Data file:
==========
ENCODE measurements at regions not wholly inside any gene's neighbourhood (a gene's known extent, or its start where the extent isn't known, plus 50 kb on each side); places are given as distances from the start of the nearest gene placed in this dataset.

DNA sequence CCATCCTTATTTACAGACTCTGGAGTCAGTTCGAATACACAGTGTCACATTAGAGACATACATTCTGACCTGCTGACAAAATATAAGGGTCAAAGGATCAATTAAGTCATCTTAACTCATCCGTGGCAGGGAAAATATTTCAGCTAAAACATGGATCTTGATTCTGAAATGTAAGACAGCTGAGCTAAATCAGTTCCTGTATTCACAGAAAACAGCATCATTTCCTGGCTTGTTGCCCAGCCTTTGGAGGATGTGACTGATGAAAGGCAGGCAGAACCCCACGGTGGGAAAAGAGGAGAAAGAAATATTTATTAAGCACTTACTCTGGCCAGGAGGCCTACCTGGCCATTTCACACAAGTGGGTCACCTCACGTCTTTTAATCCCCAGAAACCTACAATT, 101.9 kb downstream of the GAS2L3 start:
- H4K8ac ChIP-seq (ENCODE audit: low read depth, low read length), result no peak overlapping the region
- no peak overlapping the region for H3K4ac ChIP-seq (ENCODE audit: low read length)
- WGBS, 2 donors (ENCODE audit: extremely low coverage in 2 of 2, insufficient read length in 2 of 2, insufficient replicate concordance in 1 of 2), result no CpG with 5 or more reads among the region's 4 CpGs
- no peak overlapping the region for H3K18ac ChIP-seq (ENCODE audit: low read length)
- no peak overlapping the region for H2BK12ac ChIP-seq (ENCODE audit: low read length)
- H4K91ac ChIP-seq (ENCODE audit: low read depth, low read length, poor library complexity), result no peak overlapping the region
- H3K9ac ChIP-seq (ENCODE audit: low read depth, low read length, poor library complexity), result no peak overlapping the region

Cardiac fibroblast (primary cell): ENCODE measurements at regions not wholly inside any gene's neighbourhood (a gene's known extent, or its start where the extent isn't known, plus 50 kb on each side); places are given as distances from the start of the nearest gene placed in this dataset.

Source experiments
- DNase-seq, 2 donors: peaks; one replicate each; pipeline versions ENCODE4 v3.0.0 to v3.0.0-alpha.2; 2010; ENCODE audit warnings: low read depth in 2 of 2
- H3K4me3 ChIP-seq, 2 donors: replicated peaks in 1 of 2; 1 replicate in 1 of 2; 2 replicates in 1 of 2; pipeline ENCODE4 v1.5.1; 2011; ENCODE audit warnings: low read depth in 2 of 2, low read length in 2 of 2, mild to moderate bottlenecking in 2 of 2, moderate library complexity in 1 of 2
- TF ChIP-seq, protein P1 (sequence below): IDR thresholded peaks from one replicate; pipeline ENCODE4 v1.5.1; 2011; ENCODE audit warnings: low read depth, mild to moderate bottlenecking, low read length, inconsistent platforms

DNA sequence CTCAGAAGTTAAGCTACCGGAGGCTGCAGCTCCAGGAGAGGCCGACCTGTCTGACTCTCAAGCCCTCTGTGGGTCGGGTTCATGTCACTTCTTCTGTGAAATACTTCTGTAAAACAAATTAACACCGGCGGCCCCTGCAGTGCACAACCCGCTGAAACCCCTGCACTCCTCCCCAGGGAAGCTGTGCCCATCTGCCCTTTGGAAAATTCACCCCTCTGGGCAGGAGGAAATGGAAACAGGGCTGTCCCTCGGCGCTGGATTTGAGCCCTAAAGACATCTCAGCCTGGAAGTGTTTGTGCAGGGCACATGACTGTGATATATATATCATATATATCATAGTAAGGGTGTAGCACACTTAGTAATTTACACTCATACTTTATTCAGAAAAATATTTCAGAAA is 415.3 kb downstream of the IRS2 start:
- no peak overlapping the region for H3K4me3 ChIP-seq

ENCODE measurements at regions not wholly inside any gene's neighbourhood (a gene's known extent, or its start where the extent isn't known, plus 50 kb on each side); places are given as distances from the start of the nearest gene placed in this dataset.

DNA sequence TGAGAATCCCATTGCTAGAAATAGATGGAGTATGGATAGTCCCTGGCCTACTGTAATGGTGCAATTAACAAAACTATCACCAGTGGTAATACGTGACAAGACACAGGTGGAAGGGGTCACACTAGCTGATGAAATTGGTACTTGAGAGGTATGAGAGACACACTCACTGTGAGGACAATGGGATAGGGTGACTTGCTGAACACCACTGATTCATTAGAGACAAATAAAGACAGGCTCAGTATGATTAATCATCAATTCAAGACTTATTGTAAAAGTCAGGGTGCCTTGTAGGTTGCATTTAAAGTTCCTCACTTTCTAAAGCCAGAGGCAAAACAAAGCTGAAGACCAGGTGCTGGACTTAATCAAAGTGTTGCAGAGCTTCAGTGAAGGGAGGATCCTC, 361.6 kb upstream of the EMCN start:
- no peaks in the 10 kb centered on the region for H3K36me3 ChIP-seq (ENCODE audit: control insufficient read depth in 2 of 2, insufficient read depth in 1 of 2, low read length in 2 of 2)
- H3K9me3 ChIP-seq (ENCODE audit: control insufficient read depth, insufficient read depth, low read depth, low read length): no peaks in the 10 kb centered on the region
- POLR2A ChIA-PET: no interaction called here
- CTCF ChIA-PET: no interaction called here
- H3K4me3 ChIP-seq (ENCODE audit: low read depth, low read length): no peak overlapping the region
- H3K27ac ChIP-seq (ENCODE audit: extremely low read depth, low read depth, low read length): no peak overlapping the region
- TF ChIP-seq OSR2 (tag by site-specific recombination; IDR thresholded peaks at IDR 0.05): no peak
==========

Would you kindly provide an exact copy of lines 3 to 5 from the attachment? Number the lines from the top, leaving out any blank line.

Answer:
- H4K8ac ChIP-seq (ENCODE audit: low read depth, low read length), result no peak overlapping the region
- no peak overlapping the region for H3K4ac ChIP-seq (ENCODE audit: low read length)
- WGBS, 2 donors (ENCODE audit: extremely low coverage in 2 of 2, insufficient read length in 2 of 2, insufficient replicate concordance in 1 of 2), result no CpG with 5 or more reads among the region's 4 CpGs